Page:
Our test platform includes 2x Titan V cards, the EVGA X299 Dark motherboard, an Intel i9-7980XE, and 32GB 3866MHz GSkill Trident Z Black. We were using the Titan Vs under air for these tests. When overclocked, they were set to a stable OC that was achievable on both cards -- +150 core and HBM2.
Ashes is being run at 4K with completely maxed settings. We set them to “Crazy,” then manually increment all options to the highest point, including 8xMSAA. This was required to ensure adequate GPU work, thereby reducing the potential for a CPU bottleneck.
PCIe 3.0 was introduced in 2010, brought with it an encoding scheme upgrade that reduced bandwidth overhead from 20% to 2%, and significantly improved transfer rates. We’ve had trouble saturating theoretical maximum PCIe bandwidth recently, with even single 1080 Ti cards not showing much more than a 1% difference – largely within error margins. This test should find the limits.
Ashes of the Singularity: Single vs. “SLI” Titan Vs
“SLI” in scare-quotes, here.
Starting first with our dual versus single Titan V benchmark, we overclocked the cards equivalently in each setup, then tested with 16 PCIe lanes available. The cards tested at 63.3FPS AVG for the dual configuration, with lows at 25 and 22FPS for 1% and 0.1% low frametimes. The single Titan V configuration operated at 37.6FPS AVG, immediately establishing that we are seeing large, noteworthy games. Unfortunately, Ashes is where they stop, as we were unable to get other games to detect both Titan Vs.
The stock cards compare at 33FPS AVG versus 57FPS AVG, which is a noteworthy gain of 72%.
Either way, we’re already seeing 68.4% gains from adding a second card, which is significant; no, the Titan V is not a “gaming card,” or even a gaming architecture, but it is scaling in games.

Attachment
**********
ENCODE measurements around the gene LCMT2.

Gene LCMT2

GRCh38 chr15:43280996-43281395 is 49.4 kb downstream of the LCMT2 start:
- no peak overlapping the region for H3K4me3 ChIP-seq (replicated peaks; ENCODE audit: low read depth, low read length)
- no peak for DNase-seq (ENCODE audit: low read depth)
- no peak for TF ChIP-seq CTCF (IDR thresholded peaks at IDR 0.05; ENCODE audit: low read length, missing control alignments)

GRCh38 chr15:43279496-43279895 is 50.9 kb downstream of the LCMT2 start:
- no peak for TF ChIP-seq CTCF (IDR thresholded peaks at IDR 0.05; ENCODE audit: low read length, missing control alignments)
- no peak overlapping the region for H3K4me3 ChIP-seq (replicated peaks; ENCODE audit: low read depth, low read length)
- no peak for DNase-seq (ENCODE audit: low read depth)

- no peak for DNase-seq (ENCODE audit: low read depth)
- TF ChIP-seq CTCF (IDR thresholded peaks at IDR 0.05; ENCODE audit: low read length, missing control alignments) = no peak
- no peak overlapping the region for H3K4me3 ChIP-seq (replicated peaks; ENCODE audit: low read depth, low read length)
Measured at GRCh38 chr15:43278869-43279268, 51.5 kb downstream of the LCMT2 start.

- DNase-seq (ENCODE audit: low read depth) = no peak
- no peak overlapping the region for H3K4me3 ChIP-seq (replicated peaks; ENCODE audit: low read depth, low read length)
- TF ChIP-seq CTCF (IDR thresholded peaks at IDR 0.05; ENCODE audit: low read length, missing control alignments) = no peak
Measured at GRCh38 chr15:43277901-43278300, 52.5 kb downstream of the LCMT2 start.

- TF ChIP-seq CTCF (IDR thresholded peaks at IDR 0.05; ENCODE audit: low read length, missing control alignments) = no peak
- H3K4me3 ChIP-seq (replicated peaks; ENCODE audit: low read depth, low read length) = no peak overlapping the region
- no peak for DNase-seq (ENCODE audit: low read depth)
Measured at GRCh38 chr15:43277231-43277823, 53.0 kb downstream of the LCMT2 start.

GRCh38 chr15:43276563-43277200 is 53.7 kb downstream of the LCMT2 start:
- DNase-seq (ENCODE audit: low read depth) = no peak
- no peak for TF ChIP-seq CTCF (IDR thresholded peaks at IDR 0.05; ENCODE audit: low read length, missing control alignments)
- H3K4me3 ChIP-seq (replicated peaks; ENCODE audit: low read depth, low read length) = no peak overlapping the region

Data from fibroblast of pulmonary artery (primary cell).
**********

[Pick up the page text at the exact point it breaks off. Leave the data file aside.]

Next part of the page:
PCIe 3.0 x8/x8 vs. x16/x16 on Titan Vs
Moving on to the PCIe lane bandwidth testing, our charts now focus on x16 and x8 configurations, both overclocked to push the limits of the PCIe clock.
We’re measuring 63FPS AVG for two cards with an x16 interface, and measuring 56FPS AVG for two cards with an x8 interface. That’s about 12-13% of performance improvement with PCIe Gen3 x16, and is significant in illustrating that we’re nearing the end of Gen 3’s bandwidth, which is 15.75GB/s for 16 lanes. PCIe Gen 4 will push about 2GB/s per lane, and will resolve any potential issues, but nVidia is also using its $600 NVLink bridge to solve for this.
As for single cards, we did not notice any appreciable difference between single Titan V configurations in x8 versus single configurations in x16. It appears that we start encountering the most issues when transacting across two cards.
The question becomes whether or not you’d notice this in other applications. Not every application cares about PCIe bandwidth; mining is a great, modern example, where GPU miners use x1 slots for all their work. It’s possible that applications more tailored for the Titan V would not run into this issue, as the two cards may not need to transact between each other as much. If you use these types of devices for their intended, scientific purposes, please let us know and we can do more bandwidth testing – let us know what applications you use, too, as we aren’t experts in that area.
Conclusion: Finally Finding the Limits, but --
This isn’t representative of the whole. We’ve tested one game, here, and that’s about the limit of what is even compatible with 2x Titan Vs. Production software, like Blender or Premiere, won’t stress the PCIe interface in the same way – the cards don’t need to talk to each other, in these scenarios, and can operate independently on a tile-by-tile or frame-by-frame basis. Gaming puts more load on the PCIe bus as the cards transact more data to create each frame. These devices, as stated before, aren’t meant for gaming, so that’s largely a non-issue. They also aren’t really compatible in 2-way configurations, so that further eliminates the realism of this test.
What we are left with, however, is a somewhat strong case for waning PCIe bandwidth sufficiency as we move toward the next generation – likely named something other than Volta, but built atop it. SLI or HB SLI bridges may still be required on future nVidia designs, as it’s possible that a 1080 Ti successor could encounter this same issue, and would need an additional bridge to transact without limitations.
Editorial, Testing: Steve Burke
Video: Andrew Coleman